Amid ongoing negotiations with the Australian government over proposed legislation, Google has signaled cooperation by signing a multimillion-dollar news deal.
The Australian government is working on legislation that would force companies like Google and Facebook to pay for the news they quote and link to. Google has long been opposed to paying for news, claiming that publishers benefit from its actions far more than it does.
The legislation has been a point of major contention, with Google threatening to pull its search out of Australia altogether if the government proceeds. That threat has opened the door for Microsoft, who has supported the legislation and tried to assure officials it could meet consumer demand in Google’s absence.
In the latest signal Google is working to appease lawmakers, the company has inked a deal reportedly worth $30 million with Seven West Media, one of Australia’s biggest news publishers, according to Business Insider.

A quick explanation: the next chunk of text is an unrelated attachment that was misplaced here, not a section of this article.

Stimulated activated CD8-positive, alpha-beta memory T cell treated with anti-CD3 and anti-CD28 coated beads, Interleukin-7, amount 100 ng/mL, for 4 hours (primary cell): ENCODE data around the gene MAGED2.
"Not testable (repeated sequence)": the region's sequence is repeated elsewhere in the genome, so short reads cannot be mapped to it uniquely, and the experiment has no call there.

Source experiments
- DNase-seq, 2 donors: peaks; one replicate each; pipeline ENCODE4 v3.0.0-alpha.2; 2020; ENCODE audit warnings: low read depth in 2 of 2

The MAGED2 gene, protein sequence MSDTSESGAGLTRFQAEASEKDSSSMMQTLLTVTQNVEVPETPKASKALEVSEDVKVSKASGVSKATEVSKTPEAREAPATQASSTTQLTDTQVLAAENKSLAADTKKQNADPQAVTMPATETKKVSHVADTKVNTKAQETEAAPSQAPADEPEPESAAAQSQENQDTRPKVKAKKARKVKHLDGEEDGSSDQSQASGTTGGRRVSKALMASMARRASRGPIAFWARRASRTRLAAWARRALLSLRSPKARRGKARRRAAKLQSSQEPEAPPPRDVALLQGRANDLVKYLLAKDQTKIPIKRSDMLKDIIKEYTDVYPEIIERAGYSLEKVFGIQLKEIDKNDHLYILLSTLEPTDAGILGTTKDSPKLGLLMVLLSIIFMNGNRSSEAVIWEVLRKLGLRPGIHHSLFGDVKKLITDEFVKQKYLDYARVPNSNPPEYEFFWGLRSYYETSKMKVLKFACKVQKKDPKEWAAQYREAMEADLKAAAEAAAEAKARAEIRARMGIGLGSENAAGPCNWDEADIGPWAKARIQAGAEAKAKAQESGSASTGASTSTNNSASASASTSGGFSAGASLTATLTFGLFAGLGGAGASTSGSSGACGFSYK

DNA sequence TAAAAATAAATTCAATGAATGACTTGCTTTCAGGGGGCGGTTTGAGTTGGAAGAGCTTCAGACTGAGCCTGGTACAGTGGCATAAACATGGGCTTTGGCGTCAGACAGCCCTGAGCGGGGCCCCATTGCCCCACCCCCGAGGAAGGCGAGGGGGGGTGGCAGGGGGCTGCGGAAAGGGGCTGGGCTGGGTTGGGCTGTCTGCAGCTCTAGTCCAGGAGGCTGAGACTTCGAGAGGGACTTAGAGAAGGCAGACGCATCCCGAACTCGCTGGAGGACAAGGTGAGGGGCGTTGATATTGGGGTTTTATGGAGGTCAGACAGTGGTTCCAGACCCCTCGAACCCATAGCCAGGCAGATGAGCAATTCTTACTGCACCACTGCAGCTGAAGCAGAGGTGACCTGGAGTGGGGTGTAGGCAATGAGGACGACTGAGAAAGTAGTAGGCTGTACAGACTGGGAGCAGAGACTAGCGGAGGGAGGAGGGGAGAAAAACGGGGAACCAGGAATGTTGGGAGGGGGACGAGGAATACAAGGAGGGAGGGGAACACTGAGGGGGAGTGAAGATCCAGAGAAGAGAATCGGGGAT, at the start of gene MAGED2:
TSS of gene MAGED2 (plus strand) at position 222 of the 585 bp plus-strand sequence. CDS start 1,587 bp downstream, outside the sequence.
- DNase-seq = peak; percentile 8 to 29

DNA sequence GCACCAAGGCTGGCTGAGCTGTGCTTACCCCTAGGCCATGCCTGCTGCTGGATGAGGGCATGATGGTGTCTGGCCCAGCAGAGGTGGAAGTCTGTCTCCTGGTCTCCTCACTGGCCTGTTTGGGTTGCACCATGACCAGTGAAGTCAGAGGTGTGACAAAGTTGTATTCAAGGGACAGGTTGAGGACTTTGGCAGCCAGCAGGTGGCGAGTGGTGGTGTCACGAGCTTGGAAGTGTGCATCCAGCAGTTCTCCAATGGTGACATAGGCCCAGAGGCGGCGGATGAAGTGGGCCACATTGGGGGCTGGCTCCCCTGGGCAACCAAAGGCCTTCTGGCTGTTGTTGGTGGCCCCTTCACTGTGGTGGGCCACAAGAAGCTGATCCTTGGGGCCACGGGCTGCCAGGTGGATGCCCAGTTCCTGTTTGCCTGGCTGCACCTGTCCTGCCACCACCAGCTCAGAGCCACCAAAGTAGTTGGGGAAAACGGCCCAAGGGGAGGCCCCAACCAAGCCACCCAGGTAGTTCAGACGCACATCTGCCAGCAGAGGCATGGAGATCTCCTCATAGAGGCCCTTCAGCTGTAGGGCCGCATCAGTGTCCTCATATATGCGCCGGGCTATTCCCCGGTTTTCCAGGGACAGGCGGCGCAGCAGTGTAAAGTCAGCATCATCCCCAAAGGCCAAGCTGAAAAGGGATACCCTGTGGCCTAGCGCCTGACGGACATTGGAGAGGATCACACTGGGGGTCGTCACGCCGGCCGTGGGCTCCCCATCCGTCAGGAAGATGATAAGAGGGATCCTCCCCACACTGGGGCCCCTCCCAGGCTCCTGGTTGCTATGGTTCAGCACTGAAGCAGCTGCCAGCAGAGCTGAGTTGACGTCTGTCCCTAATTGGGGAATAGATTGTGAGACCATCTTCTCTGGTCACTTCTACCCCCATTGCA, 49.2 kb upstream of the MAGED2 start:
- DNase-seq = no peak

Seven West Media’s content will be available via Google’s News Showcase platform, which it rolled out in Australia last week. The company is clearly trying to show the legislation is not needed, although it’s unlikely the government will abandon its efforts.
Beyond Australia, the implications are far-reaching for Google and Facebook both. Should Australia pass the legislation, and especially if Google does not follow through on its threat to withdraw, other countries may pass similar laws. In fact, Microsoft is already pushing for the US to do exactly that.